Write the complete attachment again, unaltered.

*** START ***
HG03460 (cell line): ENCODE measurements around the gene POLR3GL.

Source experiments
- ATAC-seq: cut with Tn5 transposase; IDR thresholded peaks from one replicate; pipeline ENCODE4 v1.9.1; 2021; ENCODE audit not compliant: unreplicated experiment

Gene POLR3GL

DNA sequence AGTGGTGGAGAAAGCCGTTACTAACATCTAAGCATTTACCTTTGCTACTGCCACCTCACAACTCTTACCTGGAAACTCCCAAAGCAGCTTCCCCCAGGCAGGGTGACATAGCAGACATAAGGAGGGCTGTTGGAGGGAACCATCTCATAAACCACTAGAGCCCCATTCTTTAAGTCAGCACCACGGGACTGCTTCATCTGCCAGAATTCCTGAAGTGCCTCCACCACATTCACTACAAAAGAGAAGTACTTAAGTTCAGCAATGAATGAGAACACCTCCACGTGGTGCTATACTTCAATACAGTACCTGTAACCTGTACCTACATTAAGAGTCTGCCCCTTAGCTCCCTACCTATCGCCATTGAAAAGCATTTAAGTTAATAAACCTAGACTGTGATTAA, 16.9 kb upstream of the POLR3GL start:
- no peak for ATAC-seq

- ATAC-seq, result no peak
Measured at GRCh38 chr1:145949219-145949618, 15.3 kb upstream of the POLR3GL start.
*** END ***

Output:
HG03460 (cell line): ENCODE measurements around the gene POLR3GL.

Source experiments
- ATAC-seq: cut with Tn5 transposase; IDR thresholded peaks from one replicate; pipeline ENCODE4 v1.9.1; 2021; ENCODE audit not compliant: unreplicated experiment

Gene POLR3GL

DNA sequence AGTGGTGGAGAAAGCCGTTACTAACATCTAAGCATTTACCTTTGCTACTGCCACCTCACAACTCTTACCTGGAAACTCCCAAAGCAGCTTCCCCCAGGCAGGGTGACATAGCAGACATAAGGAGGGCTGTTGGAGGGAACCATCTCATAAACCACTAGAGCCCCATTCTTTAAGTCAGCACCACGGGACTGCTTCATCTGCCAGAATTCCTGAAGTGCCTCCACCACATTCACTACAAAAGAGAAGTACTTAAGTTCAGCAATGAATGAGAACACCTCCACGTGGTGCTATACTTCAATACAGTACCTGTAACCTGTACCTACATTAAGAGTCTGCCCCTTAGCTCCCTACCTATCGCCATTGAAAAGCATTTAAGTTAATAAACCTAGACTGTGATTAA, 16.9 kb upstream of the POLR3GL start:
- no peak for ATAC-seq

- ATAC-seq, result no peak
Measured at GRCh38 chr1:145949219-145949618, 15.3 kb upstream of the POLR3GL start.